None of us manages to make even a squeak when we try a spot of whip-cracking. We are similarly inept throwing a boomerang when Mark from Condobolin’s Wiradjuri Arts Group gives us a lesson.
All except my partner, that is, who throws a perfect return arc. Hard to know who’s more astonished: the gentle Mark or those of us who witnessed my chap’s off-course driving this morning.
Doug’s food is excellent, served in the formal dining room or on a sandstonepaved terrace by the pool. There is much Bloodwood Big Men in Tights Rose and Prince of Orange Sauvignon Blanc to consume; both are excellent regional drops. Where possible, Doug sources local ingredients (Burrawang beef is a given; Murray cod regularly features) and sings the praises of parish producers, such as Ploughmans Hill cold-pressed extra virgin olive oil from nearby Parkes.
We are enchanted with the atmosphere and the surrounds of Burrawang West: the quiet, green-and-gold country of the Lachlan River Valley, the wallabies and especially the alpacas, constantly stretching their long necks like telescopes, forever on the lookout for foxes and birds of prey as they keep small herds of sheep in line. Royal says Burrawang West runs about 1000 head of cattle, a composite Angus and Shorthorn breed, and about the same number of plump dorper sheep, a hardy South African breed that naturally sheds its wool.
We read and laze around the splendidly proportioned homestead, which is a tallceilinged replica of the classic genre, with wide hallways, fireplaces and gleaming timber floors. There is a billiards table, a piano and a serious collection of curated artwork on display, from John Gould lithographs and a whimsical Michael Leunig diptych to bark paintings and welded metal installations, including a sheet of iron in the shape of a kimono, its sleeves splayed like a crucifixion. On the wall behind the small but encouragingly well-stocked bar, an assembly of wool stencils is a clever and apposite decoration.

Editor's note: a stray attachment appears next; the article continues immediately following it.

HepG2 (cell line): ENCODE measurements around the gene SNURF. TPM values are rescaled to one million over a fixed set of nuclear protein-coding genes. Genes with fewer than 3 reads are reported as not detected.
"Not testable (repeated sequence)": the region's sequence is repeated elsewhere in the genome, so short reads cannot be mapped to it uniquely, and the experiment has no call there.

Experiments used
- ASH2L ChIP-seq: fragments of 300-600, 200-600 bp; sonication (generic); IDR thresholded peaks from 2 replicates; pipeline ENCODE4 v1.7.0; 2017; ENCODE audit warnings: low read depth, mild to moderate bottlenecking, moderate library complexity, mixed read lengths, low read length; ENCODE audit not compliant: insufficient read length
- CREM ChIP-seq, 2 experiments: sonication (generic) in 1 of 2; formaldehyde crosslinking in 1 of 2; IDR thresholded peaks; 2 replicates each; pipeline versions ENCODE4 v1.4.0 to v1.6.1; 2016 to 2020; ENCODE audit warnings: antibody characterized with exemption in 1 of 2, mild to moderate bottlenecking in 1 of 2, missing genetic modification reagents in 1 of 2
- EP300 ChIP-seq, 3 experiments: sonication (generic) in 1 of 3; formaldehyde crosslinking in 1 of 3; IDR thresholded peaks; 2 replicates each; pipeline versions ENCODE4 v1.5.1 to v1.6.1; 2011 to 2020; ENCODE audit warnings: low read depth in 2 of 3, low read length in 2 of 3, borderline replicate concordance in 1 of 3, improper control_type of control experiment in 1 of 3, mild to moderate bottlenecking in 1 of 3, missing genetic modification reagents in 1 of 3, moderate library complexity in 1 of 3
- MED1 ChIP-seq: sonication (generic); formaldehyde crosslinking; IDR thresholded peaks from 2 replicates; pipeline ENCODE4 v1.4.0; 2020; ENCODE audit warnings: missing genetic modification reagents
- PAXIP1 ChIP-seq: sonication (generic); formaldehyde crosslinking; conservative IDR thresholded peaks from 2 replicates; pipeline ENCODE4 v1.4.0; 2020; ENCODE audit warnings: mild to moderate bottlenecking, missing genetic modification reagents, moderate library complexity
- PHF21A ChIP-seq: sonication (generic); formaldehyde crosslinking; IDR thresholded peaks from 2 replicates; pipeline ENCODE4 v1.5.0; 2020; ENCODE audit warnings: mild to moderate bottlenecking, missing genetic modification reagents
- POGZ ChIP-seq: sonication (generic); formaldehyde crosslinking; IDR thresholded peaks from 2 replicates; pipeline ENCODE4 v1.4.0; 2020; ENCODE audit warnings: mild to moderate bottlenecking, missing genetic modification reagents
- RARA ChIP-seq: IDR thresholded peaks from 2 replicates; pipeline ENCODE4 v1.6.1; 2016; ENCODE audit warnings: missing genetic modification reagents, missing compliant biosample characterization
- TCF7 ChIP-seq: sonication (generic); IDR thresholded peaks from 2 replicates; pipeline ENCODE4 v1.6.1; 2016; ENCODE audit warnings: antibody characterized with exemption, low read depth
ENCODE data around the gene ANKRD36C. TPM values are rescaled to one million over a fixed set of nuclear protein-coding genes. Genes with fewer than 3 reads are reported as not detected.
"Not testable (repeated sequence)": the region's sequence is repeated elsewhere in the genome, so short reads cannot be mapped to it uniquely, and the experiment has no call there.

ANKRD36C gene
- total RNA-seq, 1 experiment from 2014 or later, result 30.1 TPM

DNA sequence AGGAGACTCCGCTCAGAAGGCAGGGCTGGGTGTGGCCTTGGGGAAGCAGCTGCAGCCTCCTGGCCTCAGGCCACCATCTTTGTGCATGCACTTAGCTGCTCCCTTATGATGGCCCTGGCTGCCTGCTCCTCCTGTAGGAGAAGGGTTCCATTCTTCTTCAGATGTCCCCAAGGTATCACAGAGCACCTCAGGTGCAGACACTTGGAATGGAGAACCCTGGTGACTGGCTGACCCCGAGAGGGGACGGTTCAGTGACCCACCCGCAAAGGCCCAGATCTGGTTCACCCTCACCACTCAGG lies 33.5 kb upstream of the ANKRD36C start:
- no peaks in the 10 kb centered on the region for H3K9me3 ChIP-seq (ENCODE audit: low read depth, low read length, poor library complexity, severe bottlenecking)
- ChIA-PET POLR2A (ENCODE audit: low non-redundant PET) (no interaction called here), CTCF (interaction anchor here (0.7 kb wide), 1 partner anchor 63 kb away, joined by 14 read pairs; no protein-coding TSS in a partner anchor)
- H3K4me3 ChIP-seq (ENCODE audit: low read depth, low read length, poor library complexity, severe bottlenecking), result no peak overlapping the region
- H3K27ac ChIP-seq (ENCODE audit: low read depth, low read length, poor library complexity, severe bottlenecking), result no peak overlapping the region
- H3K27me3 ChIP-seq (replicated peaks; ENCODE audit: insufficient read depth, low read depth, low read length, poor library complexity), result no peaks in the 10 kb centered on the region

In our Woolshed 2 accommodation, a handmade quilt, circa 1870, lends a splash of carnival colour to the spare decor. The feel in these outbuildings is rustic chic (claw-foot baths, French doors), perhaps as a deliberate counterpoint to the almost English countryhouse grandeur of the Denton Corker Marshall-designed main house. Even its lavender beds, rose bushes and high-hedged square with a centrepiece sundial would seem more suited to the home counties; metres beyond, the countryside is flat and
Burrawang West is 435km west of Sydney near the village of Ootha, between Parkes and Condobolin; driving time is about five hours, via the Blue Mountains, Bathurst and Orange. Rex Airlines flies from Sydney to Parkes. More: www.rex.com.au. Tariff is $770 a person a night, including meals, open bar and on-site activities and tours. There’s a 20m pool, indoor and outdoor spas, sauna, boatshed with canoes, archery range and fishing. More: www.burrawangwest.com.au. Burrawang West is a member of the Outback Encounter portfolio. Bookings: (08) 8354 4405; www.outbackencounter.com. Audi is the fastest-growing luxury car brand in Australia. In 2008, it will start series production of the world’s cleanest diesel technology. More: www.audi.com.au.
Country style: Burrawang West homestead, top; art-filled entry, above left; making damper, centre; the popular billiards room, right